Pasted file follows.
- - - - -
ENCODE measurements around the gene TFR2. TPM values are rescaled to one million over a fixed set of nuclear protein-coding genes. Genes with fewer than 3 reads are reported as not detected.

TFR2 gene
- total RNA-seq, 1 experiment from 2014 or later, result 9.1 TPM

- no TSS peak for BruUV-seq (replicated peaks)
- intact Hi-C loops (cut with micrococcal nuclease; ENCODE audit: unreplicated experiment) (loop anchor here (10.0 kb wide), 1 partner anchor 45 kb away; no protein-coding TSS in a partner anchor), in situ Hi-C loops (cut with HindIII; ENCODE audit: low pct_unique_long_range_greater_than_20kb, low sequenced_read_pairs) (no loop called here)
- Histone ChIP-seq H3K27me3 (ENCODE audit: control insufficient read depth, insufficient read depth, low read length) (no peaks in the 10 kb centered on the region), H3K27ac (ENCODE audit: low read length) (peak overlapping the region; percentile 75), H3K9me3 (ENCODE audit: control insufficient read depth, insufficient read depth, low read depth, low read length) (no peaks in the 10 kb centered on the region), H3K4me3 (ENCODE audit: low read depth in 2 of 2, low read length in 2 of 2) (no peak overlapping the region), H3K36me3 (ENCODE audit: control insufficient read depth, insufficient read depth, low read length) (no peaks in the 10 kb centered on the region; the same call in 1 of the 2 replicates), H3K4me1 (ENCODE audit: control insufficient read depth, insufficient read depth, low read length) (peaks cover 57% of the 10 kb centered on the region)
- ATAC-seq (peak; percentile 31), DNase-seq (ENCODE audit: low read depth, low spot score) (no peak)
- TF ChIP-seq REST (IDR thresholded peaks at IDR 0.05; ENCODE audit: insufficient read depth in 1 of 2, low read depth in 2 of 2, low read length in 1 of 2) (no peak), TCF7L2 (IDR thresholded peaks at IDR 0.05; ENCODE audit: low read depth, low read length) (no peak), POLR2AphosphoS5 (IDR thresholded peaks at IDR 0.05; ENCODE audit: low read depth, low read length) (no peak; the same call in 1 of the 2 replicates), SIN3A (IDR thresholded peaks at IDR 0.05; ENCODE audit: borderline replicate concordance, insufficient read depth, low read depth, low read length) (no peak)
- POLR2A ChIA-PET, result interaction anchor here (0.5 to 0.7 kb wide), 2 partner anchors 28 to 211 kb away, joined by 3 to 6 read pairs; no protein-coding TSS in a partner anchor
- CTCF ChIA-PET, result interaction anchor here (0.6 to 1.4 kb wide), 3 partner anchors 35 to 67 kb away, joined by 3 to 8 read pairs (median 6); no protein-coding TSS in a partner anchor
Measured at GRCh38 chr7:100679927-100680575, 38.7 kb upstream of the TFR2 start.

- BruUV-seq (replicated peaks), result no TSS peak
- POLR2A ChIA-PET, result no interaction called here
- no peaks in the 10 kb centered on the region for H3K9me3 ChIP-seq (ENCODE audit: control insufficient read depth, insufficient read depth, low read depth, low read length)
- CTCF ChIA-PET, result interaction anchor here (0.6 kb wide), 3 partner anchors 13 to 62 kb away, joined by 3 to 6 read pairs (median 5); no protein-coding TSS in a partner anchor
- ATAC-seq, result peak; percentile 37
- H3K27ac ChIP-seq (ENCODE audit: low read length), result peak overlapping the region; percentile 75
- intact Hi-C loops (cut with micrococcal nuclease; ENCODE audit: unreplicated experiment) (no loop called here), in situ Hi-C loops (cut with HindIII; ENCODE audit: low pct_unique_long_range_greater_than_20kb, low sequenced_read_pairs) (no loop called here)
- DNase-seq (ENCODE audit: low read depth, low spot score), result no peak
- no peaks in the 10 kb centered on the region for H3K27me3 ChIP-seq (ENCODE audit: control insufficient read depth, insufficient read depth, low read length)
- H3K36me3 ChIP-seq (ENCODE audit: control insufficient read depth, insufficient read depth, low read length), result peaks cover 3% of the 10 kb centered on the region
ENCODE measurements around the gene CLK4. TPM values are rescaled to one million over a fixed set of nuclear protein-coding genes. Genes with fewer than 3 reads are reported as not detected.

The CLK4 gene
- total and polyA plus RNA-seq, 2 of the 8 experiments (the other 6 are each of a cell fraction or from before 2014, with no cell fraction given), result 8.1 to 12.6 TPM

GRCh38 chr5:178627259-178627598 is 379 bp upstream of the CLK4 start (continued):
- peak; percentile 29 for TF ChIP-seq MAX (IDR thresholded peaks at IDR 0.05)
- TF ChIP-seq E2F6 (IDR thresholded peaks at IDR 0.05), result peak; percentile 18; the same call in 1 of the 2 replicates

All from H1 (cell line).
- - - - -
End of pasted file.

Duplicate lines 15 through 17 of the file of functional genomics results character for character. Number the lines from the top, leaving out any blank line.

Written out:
- CTCF ChIA-PET, result interaction anchor here (0.6 kb wide), 3 partner anchors 13 to 62 kb away, joined by 3 to 6 read pairs (median 5); no protein-coding TSS in a partner anchor
- ATAC-seq, result peak; percentile 37
- H3K27ac ChIP-seq (ENCODE audit: low read length), result peak overlapping the region; percentile 75